How the Body Heals Itself


Visible Healing

Visible healing is obvious. Lets say your pet suffers a skin puncture or tear in a demarcation dispute. Over the next two weeks the skin visibly repairs itself. You can watch the damage disappear. All of us are familiar with the inflammation that occurs around a cut, the formation of a scab and the growth of new skin under the scab to fill the defect. The real repair, however is less visible.

What White Blood Cells Do

At all times, white blood cells circulate in the blood stream waiting for accidents to happen. When an injury occurs, such as a skin puncture wound, the infantry arrive. Cells called neutrophils, the body's most populous white blood cells, converge where the defensive barrier of the skin has been breached. They kill germs that have got through. This creates debris but almost immediately, other white blood cells called macrophages, quite literally 'big eaters', arrive, engulf and digest the debris. At the same time new cell formation begins at the margins of the wound. These new cells grow across the wound, under the protection of the carapace-like blood clot that has formed. Like buds on a tree in spring, new blood vessels sprout from the closest intact vessels and grow with the new cells as they repair the defect.

Chemicals Control Repair

All of these activities are controlled by chemical regulators called cytokines, proteins so small and so scarce they are almost impossible to detect. Cytokines either stimulate or inhibit cell growth. There is a natural, well-regulated balance between these opposing cytokines. Healing - a return to homeostasis - depends upon cytokines coordinating their activity. If you consider that the entire lining of your pet's digestive system is virtually renewed several times each week, that gives you an idea of how coordinated these activities are. This natural balance of cytokine activity is influenced by hormones produced by the pituitary, thyroid and adrenal glands, even by the nervous system, by your pet's 'state of mind'.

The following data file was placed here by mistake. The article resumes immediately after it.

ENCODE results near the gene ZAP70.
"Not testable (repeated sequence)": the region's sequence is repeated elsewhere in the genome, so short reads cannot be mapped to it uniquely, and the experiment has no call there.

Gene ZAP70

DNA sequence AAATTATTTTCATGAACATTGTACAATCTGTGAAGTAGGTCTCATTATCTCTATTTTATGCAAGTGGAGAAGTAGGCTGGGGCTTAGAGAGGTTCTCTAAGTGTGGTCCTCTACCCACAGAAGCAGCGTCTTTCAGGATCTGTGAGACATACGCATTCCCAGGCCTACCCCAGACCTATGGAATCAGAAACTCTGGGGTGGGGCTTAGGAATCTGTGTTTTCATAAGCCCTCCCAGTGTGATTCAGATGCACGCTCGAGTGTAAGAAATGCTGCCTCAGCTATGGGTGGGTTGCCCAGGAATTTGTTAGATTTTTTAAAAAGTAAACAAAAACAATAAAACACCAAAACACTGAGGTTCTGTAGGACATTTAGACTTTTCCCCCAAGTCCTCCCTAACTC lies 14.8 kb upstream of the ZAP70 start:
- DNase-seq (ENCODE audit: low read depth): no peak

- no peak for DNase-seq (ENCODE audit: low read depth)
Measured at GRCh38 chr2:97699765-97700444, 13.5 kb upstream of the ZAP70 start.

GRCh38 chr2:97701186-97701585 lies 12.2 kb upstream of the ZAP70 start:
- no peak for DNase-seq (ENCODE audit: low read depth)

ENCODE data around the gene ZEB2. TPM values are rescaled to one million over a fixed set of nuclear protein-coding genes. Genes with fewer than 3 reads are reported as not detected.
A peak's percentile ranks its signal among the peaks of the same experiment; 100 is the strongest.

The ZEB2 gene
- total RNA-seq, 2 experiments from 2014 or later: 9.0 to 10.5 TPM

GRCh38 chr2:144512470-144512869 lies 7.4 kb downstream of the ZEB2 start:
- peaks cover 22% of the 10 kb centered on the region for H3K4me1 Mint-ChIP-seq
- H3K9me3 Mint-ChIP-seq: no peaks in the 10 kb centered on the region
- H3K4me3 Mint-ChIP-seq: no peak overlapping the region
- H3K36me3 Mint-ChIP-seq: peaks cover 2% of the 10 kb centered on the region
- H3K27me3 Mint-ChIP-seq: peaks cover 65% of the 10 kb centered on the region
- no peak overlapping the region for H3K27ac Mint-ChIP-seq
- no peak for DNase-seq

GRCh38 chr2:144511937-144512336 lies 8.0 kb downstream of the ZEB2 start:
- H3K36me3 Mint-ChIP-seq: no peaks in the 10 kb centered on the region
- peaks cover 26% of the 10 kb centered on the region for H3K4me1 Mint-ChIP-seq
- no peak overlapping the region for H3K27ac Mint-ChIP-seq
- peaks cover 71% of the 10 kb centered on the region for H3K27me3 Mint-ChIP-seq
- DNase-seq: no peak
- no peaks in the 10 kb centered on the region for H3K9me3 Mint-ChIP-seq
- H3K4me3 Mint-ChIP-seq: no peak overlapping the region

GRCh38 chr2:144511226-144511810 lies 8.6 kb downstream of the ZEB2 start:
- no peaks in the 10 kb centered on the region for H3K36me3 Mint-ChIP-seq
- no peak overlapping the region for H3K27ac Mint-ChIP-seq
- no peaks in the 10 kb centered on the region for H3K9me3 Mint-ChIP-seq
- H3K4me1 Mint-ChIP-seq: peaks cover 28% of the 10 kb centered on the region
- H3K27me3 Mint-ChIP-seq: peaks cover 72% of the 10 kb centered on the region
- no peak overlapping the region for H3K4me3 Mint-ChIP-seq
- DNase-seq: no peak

Cell Walls Are Vital

The wall of a cell is to the cell what the skin is to the body, its first and most important line of defence. It protects the contents of the cell and is the part of the cell most at risk. The cell wall is not a permanent structure. It is a membrane made up of proteins embedded in a fatty substance. A pet's diet influences the levels of different fatty acids in cell membranes. Some nutritionists argue that good levels of omega 3 fatty acids in cell walls make those cells less likely to be affected by inflammation than those with a preponderance of omega 6 fatty acids.

Cell Wall Repair

Cell walls are covered with special receptor sites that are specifically designed to recognise and bind certain nutrients, hormones and other substances to the cell. These biochemicals enter the cell through these receptor sites and influence the cell's activity. (Technically, biochemicals binding to receptor sites trigger signalling pathways within a cell.) To ensure that the receptor sites are always kept in pristine condition bits of the cell wall with their receptor sites are constantly being withdrawn into the cell where they are examined, repaired if necessary, and then returned to the cell's surface. Inside the cell, scavengers called lysosomes recognise and eliminate defective sections of the cell wall. Healing and repair takes place unseen at the cellular level.

New Cells Are Produced

For as long as a cell lives it must remain in good working order but its life span is often short and it must be replaced. Cats and dogs have trillions of cells in their bodies and millions are replaced every single day. Cells make new cells by passing on their genetic information, their DNA, from one generation to the next. Technically, DNA also transcribes information into another related molecule called RNA that can travel out of a cell nucleus. RNA translates the information it acquired from DNA and directs cells to manufacture specific proteins that determine the form and function of all aspects of life. These processes of replication, transcription and translation of information are the most basic processes of life and are profoundly balanced or "homeostatic".

The Role Of Enzymes

Overseeing DNA activity is an intricate selection of proteins called enzymes. Enzymes are the mechanics that carry out DNA's instructions. They cut up DNA molecules, dissect out bits, add other bits and put it all back together with amazing precision and speed. But lots can go wrong. A DNA molecule might be injured by, lets say, radiation or ultra-violet light, or inhaled cigarette smoke or any of hundreds of other chemicals. When this happens, it makes a mistake when it copies itself. The new cell is 'wrong'. If it is not detected it multiplies 'wrong' and becomes a cancer. But molecular troops are present waiting for mistakes to happen. When DNA copying goes wrong or a spontaneous mutation occurs special enzymes move in, snip out the damaged bit of DNA, fill the gap with a correct version, then paste the whole system back together. Molecular mistakes occur daily and each one is a potential cancer. Virtually all are caught in time. Your pet's body evolved to heal itself right down to the molecular level. Our medical care works with and when possible enhances these brilliant defences.

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